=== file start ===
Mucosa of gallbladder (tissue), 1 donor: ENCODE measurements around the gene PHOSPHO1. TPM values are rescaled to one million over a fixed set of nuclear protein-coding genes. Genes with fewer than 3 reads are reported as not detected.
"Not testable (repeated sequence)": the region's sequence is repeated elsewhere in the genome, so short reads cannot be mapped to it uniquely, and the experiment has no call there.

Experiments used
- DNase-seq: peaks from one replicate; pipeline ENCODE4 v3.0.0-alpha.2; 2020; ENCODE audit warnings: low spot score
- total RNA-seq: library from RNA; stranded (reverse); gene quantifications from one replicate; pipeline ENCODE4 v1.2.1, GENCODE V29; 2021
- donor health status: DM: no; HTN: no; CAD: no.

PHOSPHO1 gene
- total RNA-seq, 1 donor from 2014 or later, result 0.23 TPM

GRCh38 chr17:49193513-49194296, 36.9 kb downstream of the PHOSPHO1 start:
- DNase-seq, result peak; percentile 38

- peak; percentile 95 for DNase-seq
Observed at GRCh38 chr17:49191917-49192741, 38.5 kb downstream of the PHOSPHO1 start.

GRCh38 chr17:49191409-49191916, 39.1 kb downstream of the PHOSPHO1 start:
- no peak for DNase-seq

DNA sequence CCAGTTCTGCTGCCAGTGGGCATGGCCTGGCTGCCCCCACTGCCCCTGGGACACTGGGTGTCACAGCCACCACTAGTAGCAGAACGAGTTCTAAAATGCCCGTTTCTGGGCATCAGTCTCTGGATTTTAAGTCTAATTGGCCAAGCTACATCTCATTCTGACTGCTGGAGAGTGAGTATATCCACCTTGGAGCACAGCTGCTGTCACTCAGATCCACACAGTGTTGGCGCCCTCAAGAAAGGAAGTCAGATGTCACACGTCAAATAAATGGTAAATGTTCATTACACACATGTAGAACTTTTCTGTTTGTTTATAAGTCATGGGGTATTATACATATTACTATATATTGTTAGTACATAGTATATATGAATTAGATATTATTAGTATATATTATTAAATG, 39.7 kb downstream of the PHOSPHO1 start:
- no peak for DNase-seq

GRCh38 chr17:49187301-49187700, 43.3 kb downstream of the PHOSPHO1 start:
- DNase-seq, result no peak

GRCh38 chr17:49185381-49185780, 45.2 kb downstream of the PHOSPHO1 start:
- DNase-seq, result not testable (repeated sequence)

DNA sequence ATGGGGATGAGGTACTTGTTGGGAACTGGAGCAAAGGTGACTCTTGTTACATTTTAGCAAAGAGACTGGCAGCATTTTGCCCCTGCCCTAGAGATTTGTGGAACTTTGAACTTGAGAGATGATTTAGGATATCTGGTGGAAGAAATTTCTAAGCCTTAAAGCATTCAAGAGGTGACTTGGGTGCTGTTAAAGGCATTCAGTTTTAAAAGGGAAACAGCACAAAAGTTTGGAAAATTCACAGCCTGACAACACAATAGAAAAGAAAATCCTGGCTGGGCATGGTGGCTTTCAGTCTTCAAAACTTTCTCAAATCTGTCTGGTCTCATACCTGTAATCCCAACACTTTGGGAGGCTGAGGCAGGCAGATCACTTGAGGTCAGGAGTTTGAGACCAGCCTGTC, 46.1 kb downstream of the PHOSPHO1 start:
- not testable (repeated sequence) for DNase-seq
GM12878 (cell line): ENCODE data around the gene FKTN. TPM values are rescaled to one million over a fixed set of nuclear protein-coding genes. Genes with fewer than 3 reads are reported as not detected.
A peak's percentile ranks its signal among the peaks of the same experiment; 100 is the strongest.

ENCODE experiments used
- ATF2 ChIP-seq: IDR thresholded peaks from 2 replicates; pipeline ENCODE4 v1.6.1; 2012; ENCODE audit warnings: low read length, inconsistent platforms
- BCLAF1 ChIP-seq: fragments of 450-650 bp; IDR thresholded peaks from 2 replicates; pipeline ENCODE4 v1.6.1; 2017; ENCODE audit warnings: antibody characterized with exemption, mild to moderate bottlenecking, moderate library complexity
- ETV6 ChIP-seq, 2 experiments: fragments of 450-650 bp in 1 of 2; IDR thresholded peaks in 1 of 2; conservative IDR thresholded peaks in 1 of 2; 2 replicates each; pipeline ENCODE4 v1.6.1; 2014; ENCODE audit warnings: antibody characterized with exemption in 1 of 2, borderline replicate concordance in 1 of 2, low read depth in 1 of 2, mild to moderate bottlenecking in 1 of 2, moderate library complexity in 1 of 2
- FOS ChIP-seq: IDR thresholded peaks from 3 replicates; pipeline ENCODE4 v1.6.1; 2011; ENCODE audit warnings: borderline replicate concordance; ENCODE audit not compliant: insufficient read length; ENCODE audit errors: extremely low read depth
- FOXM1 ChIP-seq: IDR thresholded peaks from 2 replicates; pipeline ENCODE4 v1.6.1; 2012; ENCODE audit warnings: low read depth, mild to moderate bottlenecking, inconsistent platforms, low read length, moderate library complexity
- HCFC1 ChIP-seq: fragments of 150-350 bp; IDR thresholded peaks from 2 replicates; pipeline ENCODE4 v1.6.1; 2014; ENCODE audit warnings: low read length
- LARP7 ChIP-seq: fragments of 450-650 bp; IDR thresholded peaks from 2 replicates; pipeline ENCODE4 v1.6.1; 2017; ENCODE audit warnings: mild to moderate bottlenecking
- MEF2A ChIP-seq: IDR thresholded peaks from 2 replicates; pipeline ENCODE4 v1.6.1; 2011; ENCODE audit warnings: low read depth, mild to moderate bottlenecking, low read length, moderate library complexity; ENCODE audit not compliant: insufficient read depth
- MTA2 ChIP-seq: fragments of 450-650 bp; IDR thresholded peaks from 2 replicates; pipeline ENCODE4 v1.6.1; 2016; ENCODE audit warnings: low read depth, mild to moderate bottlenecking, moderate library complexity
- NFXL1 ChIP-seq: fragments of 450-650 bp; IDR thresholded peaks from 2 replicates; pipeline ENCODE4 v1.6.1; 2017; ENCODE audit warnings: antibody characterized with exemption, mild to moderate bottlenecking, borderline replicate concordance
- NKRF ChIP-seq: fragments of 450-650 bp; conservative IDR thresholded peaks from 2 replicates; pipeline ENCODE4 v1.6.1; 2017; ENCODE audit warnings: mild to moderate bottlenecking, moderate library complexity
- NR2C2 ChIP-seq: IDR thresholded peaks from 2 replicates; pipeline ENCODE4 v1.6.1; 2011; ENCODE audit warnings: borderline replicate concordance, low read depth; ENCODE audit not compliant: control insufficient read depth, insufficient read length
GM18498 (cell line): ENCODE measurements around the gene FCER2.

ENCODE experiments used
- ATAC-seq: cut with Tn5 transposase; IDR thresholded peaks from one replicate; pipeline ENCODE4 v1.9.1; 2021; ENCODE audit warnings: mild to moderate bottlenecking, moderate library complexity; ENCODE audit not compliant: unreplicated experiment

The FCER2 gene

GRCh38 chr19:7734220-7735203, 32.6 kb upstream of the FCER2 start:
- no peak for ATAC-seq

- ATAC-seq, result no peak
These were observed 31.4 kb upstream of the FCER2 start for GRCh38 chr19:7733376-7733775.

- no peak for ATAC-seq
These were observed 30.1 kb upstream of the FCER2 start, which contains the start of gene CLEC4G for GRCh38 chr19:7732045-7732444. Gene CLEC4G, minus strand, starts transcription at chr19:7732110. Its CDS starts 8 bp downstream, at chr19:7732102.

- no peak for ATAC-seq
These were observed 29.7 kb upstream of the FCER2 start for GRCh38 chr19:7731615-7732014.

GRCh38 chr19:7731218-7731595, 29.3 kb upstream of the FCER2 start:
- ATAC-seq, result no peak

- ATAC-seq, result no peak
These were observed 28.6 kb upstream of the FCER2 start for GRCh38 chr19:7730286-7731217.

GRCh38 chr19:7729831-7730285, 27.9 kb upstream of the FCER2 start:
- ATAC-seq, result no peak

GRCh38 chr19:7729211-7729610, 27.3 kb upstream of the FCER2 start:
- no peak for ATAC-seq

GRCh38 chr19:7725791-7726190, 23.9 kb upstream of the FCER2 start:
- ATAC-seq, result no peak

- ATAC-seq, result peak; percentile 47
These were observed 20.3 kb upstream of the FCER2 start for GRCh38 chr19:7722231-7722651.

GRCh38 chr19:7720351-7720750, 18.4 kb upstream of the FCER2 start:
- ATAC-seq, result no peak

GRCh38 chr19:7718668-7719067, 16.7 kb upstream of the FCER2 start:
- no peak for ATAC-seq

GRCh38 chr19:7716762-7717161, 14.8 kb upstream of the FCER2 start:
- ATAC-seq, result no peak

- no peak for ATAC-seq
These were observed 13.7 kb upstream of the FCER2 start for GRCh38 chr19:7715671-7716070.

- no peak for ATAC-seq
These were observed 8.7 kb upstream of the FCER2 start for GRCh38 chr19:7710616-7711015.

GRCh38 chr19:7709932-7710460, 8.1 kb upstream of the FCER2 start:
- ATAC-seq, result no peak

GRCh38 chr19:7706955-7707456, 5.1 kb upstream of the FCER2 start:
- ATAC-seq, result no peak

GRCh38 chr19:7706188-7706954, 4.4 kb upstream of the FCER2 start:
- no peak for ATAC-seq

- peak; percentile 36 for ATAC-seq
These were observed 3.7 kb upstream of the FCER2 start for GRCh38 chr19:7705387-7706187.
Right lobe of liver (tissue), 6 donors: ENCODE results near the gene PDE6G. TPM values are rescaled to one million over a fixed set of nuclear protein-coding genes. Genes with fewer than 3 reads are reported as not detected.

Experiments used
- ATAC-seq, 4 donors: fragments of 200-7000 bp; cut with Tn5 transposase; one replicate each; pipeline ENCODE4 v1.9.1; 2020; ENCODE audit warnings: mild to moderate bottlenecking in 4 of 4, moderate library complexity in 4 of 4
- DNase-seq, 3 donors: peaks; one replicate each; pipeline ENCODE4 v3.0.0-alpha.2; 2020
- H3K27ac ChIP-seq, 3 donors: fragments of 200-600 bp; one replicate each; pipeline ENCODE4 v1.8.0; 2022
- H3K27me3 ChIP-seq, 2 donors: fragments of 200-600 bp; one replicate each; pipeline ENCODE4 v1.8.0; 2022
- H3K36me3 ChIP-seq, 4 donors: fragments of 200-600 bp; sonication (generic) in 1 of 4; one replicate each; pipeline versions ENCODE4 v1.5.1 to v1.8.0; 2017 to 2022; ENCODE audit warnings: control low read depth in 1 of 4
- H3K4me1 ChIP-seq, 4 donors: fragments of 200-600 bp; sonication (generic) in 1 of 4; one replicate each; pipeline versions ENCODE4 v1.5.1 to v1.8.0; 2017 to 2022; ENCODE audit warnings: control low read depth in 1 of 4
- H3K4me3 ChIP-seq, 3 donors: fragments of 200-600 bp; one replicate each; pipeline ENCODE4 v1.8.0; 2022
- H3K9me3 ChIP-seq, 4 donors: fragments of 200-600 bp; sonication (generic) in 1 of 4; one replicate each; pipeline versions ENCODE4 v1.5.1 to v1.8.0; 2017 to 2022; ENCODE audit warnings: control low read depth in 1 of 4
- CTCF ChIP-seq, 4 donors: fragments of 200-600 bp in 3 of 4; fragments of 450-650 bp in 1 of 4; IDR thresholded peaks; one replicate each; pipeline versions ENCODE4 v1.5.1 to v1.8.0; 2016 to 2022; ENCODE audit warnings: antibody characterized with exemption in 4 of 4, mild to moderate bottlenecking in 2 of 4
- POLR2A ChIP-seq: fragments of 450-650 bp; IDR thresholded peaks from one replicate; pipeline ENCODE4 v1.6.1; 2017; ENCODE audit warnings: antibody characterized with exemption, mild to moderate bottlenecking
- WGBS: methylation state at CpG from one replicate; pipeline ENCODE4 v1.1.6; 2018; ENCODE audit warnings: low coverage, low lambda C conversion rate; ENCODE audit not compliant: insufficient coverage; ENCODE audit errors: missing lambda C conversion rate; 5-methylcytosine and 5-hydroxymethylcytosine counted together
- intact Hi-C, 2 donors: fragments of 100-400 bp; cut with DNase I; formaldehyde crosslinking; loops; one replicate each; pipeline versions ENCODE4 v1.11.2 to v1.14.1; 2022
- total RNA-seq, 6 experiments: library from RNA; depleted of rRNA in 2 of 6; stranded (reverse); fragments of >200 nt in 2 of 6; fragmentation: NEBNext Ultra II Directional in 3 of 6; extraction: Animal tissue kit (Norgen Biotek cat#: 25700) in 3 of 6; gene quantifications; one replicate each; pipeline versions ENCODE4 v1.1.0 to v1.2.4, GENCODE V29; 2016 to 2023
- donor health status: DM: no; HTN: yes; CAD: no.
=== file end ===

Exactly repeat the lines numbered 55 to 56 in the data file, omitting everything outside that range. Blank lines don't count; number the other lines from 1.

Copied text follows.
- ATAC-seq, result no peak

GRCh38 chr19:7729211-7729610, 27.3 kb upstream of the FCER2 start: